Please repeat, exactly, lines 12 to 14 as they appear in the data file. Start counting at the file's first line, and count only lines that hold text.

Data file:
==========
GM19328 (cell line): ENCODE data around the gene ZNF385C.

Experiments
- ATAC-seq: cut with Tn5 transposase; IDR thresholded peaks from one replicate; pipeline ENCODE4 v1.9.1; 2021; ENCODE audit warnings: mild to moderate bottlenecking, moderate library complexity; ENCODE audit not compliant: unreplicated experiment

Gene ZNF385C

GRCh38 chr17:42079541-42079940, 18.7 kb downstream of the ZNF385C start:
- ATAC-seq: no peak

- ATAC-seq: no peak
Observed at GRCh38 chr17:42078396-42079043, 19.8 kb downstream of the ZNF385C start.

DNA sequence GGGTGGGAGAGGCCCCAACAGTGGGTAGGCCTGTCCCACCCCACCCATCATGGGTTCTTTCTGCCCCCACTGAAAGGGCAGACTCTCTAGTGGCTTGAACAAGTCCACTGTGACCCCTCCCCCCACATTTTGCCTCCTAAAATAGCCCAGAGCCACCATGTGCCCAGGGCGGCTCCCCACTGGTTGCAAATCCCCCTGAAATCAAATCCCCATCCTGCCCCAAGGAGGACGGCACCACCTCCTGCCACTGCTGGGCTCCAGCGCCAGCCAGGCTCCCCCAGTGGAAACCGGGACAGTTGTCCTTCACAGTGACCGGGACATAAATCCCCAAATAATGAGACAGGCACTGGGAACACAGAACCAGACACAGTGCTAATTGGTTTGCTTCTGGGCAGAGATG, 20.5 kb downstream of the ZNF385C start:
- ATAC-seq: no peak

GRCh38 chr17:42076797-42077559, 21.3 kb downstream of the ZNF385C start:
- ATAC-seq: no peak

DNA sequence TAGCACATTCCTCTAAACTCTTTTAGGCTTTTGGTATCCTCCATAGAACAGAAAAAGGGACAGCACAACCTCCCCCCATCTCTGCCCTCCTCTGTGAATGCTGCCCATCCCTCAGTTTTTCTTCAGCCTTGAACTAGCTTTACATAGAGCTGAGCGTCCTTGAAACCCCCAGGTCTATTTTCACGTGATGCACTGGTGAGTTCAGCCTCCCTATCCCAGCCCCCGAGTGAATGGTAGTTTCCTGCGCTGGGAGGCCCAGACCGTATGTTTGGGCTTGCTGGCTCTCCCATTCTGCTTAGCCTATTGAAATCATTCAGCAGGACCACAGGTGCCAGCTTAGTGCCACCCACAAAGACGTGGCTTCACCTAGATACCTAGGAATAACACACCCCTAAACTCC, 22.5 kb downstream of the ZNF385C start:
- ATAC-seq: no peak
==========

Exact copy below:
- ATAC-seq: no peak

DNA sequence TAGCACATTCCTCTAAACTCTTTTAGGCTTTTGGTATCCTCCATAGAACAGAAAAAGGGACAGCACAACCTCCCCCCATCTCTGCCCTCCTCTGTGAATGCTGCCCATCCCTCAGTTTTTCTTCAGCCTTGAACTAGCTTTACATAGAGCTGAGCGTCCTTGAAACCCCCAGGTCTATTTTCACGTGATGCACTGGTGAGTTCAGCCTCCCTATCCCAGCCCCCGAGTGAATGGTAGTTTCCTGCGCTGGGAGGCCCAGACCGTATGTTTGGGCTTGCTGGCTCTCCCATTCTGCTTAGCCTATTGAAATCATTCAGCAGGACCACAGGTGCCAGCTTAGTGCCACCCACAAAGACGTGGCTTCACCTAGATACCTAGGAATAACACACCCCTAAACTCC, 22.5 kb downstream of the ZNF385C start:
- ATAC-seq: no peak